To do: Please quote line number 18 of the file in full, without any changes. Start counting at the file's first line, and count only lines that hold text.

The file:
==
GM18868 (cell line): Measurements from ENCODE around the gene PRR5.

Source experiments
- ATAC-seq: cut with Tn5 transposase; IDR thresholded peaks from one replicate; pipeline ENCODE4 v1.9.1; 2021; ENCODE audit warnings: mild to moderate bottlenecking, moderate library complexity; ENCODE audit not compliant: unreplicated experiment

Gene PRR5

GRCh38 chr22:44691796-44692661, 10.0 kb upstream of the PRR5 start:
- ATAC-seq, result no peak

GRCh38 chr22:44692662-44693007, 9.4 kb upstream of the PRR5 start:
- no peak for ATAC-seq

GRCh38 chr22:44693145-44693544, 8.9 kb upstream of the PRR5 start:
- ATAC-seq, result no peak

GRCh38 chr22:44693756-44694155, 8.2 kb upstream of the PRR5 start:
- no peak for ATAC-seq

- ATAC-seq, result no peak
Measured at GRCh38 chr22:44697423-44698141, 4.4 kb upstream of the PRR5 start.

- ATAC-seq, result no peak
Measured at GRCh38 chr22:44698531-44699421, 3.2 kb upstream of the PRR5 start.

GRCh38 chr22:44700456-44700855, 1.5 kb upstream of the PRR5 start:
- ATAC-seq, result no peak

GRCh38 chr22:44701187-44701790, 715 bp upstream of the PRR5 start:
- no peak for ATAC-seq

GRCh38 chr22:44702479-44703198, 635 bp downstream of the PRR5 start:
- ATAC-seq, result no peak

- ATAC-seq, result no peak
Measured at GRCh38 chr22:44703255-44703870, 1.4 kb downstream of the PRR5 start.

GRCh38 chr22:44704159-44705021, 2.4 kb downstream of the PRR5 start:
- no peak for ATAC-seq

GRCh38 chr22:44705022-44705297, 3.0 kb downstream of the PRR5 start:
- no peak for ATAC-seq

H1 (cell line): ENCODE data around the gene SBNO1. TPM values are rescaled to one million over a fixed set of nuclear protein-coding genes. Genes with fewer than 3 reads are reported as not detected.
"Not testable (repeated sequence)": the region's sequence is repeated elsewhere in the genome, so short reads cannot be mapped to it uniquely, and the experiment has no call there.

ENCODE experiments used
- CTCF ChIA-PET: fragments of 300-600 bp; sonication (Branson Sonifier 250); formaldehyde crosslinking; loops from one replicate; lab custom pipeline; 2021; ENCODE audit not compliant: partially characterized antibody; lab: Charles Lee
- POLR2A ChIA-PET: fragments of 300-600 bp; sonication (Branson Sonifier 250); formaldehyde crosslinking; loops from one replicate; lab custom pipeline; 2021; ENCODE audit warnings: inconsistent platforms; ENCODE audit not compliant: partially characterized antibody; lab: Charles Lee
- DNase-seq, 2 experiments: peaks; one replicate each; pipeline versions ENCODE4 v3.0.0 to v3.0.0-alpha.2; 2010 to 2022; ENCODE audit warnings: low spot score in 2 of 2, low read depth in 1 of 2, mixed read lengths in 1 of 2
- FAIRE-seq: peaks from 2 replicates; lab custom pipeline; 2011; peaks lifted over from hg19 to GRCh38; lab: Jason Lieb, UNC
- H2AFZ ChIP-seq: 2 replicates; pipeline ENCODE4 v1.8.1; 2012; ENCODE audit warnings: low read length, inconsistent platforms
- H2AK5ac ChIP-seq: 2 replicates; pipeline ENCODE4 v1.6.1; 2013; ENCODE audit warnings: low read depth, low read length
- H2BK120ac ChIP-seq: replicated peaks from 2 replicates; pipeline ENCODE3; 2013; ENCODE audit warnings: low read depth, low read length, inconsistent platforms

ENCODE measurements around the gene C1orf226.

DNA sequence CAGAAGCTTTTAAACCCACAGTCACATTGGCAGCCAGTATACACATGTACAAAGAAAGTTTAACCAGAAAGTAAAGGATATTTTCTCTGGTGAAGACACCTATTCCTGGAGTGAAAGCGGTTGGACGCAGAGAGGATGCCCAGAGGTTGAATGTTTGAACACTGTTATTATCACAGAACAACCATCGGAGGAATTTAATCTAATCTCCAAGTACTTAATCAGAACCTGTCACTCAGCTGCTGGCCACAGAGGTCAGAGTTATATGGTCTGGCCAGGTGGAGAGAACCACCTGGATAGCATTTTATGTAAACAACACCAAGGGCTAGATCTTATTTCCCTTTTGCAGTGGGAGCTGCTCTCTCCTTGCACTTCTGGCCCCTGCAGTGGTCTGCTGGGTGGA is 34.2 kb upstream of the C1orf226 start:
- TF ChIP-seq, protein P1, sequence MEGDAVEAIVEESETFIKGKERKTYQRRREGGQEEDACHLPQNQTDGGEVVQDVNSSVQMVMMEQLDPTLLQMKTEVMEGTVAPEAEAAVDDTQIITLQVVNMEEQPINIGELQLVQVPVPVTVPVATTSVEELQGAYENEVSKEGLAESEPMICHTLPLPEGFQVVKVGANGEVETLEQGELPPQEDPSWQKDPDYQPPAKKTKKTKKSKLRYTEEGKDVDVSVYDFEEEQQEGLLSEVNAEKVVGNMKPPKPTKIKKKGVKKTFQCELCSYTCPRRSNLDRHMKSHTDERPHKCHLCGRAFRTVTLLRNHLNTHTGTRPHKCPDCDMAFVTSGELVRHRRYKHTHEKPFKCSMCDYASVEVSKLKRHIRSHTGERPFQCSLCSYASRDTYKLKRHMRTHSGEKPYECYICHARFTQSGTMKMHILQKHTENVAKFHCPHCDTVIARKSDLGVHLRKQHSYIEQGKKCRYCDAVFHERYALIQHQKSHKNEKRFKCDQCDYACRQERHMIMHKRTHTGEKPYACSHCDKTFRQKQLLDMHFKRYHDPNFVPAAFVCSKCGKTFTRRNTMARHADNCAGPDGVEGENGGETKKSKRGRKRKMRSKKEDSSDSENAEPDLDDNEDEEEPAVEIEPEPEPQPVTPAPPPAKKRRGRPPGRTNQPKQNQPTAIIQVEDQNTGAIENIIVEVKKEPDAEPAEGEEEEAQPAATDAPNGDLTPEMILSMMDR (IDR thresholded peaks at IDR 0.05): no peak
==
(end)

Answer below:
- ATAC-seq, result no peak